pid-file=/var/run/mysqld/mysqld.pid

datadir=/opt/eproot/mysqldata/mysql
innodb_data_home_dir=/opt/eproot/mysqldata/mysql
innodb_data_file_path = ibdata1:10M:autoextend
innodb_log_group_home_dir=/opt/eproot/mysqldata/mysql
innodb_log_files_in_group = 2
innodb_log_file_size = 256M
tmpdir=/opt/eproot/mysqltmp/mysql

character-set-server=utf8
collation-server=utf8_bin

default_storage_engine=innodb
innodb_autoinc_lock_mode=2

lower_case_table_names=1
sql_mode=ERROR_FOR_DIVISION_BY_ZERO,NO_AUTO_CREATE_USER,NO_ENGINE_SUBSTITUTION,NO_ZERO_DATE,NO_ZERO_IN_DATE,STRICT_ALL_TABLES,STRICT_TRANS_TABLES,TRADITIONAL,ONLY_FULL_GROUP_BY

log-error=mysql_error.log
general_log_file=mysql_query.log
general_log=0
slow_query_log_file=mysql_slow.log
slow_query_log=0
long_query_time=10

binlog_format=ROW
log_bin=mysql-bin.log
log_bin_index=mysql-bin.log.index
relay-log=relay-bin
relay-log_index=relay-bin.index
log_slave_updates=1
expire_logs_days=24

query_cache_type=2
query_cache_size=10M
table_open_cache=2000
table_definition_cache=20000

innodb_file_per_table=1
innodb_buffer_pool_size=256M
innodb_open_files=300
innodb_log_buffer_size=50M

max_heap_table_size=100M
tmp_table_size=100M

max_allowed_packet=16M

innodb_flush_log_at_trx_commit=1

[mysql]
socket=/opt/eproot/mysqldata/mysql.sock

[mysqladmin]
socket=/opt/eproot/mysqldata/mysql.sock

[mysqld_safe]
user=mysql
EOF

Galera bootup

Now that all of your configs are in place, you are ready to start and initialize the Galera Cluster.

The first node must be started with the option --wsrep-new-cluster. It will initialize the completely new cluster.

On vm-galera01:

service mysql start --wsrep-new-cluster

The first node should be running now. When in doubt, execute this:

service mysql status

As a result you should get the following:

# SUCCESS! MySQL running (pid of your galera-mysql process)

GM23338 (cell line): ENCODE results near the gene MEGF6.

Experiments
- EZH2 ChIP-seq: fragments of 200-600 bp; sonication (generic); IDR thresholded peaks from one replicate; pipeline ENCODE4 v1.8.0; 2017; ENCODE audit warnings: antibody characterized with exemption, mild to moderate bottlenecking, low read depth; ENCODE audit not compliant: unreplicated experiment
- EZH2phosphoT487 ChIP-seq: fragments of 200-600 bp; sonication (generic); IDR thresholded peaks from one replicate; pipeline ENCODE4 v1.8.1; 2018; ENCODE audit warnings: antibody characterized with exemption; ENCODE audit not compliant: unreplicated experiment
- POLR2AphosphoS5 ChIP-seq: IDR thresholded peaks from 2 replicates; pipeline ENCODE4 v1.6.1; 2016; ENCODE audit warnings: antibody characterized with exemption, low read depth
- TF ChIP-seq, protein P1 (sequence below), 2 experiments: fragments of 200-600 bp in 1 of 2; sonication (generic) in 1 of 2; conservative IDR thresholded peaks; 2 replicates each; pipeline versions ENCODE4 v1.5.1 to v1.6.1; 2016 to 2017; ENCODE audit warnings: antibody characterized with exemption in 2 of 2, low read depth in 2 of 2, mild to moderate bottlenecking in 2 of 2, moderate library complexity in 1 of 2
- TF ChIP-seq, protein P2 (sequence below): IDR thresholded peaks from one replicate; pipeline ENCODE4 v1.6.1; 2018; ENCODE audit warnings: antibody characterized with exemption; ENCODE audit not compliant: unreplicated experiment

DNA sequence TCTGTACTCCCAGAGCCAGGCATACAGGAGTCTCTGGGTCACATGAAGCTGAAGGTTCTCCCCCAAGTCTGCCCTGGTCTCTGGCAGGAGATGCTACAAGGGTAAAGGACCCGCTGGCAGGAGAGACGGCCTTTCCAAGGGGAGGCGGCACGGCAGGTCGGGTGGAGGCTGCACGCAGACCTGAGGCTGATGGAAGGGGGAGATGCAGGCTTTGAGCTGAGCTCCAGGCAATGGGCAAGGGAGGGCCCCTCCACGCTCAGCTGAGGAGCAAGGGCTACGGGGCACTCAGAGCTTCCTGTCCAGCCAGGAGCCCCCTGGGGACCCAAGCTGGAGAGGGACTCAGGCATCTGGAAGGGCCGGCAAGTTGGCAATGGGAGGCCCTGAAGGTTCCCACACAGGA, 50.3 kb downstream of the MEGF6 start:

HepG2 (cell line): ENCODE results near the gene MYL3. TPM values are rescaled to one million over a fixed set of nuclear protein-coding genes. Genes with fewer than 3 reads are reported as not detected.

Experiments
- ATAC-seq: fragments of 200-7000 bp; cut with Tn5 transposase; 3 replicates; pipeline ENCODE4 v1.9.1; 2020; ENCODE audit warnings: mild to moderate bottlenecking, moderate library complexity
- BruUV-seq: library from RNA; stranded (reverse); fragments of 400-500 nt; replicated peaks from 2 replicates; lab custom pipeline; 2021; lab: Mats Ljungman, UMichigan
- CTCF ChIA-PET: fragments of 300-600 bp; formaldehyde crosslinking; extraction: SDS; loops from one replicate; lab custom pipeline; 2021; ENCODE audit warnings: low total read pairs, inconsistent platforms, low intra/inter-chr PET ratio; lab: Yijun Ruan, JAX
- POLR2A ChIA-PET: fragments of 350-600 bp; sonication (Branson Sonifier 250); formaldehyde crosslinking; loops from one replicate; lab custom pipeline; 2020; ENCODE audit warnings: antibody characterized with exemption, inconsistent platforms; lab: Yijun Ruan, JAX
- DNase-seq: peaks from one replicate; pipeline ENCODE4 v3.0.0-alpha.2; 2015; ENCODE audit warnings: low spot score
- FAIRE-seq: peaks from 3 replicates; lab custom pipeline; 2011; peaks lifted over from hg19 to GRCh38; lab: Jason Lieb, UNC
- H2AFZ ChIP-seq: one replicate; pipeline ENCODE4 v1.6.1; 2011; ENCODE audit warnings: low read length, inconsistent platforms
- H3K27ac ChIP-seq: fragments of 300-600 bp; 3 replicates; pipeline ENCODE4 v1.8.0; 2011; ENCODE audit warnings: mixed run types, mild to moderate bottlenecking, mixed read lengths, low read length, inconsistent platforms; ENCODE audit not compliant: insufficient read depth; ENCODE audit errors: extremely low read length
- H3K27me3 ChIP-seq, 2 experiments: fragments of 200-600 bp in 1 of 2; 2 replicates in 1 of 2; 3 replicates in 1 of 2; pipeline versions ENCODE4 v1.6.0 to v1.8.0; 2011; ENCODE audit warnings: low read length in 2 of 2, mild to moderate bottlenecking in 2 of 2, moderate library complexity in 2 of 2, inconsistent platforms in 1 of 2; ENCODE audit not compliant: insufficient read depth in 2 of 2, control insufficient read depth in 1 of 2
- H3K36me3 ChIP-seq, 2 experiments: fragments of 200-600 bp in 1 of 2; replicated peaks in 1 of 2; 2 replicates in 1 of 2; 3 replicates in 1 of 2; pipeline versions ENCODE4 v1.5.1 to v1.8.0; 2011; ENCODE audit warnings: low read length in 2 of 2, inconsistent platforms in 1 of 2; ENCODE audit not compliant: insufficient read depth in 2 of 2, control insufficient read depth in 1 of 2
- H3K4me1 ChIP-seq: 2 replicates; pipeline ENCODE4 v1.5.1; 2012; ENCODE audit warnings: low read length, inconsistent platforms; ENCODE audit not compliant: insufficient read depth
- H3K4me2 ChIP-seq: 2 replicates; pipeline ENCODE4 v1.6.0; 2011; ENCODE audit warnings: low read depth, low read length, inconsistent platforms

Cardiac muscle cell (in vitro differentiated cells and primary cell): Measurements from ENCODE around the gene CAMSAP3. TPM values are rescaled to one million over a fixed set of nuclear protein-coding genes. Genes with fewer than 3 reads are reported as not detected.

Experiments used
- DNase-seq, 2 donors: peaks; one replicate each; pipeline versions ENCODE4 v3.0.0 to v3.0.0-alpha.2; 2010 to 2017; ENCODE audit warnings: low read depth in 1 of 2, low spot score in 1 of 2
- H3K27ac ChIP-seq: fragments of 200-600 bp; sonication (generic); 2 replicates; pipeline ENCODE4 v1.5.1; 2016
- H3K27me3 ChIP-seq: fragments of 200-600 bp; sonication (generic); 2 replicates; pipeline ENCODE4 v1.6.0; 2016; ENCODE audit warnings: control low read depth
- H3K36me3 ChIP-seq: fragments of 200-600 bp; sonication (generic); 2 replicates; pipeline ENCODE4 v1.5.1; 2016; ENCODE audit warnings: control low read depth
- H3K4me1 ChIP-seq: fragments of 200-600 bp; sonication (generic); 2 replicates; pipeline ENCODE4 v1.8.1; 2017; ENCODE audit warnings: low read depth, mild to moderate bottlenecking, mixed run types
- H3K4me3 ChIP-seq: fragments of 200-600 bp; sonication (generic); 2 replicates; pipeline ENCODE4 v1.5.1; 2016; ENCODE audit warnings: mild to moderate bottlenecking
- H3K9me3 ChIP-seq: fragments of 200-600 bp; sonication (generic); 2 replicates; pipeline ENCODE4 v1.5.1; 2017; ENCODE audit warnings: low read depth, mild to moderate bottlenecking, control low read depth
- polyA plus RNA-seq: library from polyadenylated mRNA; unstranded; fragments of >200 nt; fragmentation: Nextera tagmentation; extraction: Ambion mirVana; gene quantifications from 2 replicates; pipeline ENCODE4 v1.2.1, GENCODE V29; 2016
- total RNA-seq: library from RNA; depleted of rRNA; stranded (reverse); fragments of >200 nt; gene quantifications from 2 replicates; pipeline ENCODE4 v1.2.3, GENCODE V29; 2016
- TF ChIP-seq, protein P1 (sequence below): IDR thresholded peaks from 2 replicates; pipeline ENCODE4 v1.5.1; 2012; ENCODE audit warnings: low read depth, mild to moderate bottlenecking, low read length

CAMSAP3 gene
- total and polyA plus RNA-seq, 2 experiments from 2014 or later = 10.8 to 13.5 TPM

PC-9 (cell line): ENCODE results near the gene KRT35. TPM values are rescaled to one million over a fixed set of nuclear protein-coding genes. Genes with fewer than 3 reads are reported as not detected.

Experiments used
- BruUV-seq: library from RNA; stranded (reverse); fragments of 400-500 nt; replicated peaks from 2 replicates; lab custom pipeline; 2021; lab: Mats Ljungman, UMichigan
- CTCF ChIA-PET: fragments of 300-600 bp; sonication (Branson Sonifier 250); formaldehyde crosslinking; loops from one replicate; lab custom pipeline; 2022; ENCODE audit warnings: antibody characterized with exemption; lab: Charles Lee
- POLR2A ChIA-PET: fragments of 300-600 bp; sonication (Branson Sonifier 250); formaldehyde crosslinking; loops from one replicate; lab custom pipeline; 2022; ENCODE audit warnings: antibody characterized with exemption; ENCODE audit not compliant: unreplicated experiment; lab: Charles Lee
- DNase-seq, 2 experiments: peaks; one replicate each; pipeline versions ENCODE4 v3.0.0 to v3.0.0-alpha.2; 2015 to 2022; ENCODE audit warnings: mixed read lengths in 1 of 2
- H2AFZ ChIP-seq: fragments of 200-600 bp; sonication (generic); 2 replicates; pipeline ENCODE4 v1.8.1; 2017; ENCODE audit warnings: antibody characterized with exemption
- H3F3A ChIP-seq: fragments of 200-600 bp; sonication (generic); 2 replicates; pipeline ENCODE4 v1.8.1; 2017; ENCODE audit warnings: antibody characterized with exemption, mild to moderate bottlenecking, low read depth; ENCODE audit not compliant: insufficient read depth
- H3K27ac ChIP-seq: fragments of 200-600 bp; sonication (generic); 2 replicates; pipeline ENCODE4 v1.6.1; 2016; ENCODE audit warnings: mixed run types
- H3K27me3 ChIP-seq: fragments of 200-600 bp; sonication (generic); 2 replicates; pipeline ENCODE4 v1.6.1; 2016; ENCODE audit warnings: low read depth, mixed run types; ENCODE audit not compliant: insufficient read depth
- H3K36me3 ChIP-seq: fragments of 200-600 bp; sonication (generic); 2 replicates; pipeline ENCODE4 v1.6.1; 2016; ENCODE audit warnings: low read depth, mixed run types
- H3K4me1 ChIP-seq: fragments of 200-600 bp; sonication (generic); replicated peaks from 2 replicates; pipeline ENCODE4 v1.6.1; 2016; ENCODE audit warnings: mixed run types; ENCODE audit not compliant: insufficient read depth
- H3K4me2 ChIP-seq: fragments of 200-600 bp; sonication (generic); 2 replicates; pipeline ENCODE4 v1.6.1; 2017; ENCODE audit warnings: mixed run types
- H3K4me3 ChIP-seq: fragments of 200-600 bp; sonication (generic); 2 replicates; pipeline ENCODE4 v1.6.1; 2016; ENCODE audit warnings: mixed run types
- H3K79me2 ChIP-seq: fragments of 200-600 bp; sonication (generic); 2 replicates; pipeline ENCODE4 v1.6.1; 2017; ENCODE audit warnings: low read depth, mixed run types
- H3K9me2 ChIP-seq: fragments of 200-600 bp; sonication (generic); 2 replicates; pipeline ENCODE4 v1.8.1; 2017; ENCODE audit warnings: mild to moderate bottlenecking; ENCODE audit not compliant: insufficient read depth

If you encounter problems, refer to the error log:

less /var/lib/mysql/*.err

Galera user policy

At first you should change the root password for your cluster. The current autogenerated password is available in /root/.mysql_secret. To view it, type:

cat /root/.mysql_secret

Replace it with YOURNEWPASSWORD:

/usr/bin/mysqladmin -u root password 'YOURNEWPASSWORD' -p

You will be asked for your old password, which was saved in .mysql_secret. Just type it in.

Now you can log in to your Galera database by entering your new password:

mysql -uroot -p

For making things simple, lets delete all users except for one root user which has access from everywhere. Be careful as a mistake might lock you out of your database.

select user,host,password from mysql.user;
CREATE USER 'root'@'%' IDENTIFIED BY 'YOURNEWPASSWORD';
GRANT ALL PRIVILEGES ON *.* TO 'root'@'%' WITH GRANT OPTION;
use mysql;
delete from user where host='localhost' and user='root';
delete from user where host='vm-galera01';
delete from user where host='vm-galera02';
delete from user where host='vm-galera03';
delete from user where host='::1';
delete from user where host='127.0.0.1';
delete from user where host='localhost';
FLUSH PRIVILEGES;
select user,host,password from mysql.user;

You should end up with only one line, which is your root user:

#+------+------+---------------------------------------------+
#| user | host | password                                    |
#+------+------+---------------------------------------------+
#| root | %    | *(hash of your password here, do not share) |
#+------+------+---------------------------------------------+

You should test it with an another terminal:

mysql -uroot -p

Congratulations, your first Galera Cluster node is now up and running.

Full Galera Cluster

Go to your vm-galera02 and vm-galera03, and start the mySQL process with:

service mysql start

If you encounter problems, refer to the error log:

tail -f /var/lib/mysql/*.err

After successful start, log in to the Galera node, and check the Galera Cluster size and status with the following command:

mysql -uroot -p
SHOW GLOBAL STATUS WHERE Variable_name IN ('wsrep_ready', 'wsrep_cluster_size', 'wsrep_cluster_status', 'wsrep_connected');

Once your status looks like the following, you have successfully installed a Galera Cluster:

#+----------------------+---------+
#| Variable_name        | Value   |
#+----------------------+---------+
#| wsrep_cluster_size   | 3       |
#| wsrep_cluster_status | Primary |
#| wsrep_connected      | ON      |
#| wsrep_ready          | ON      |
#+----------------------+---------+

High availability with MySQL Galera Cluster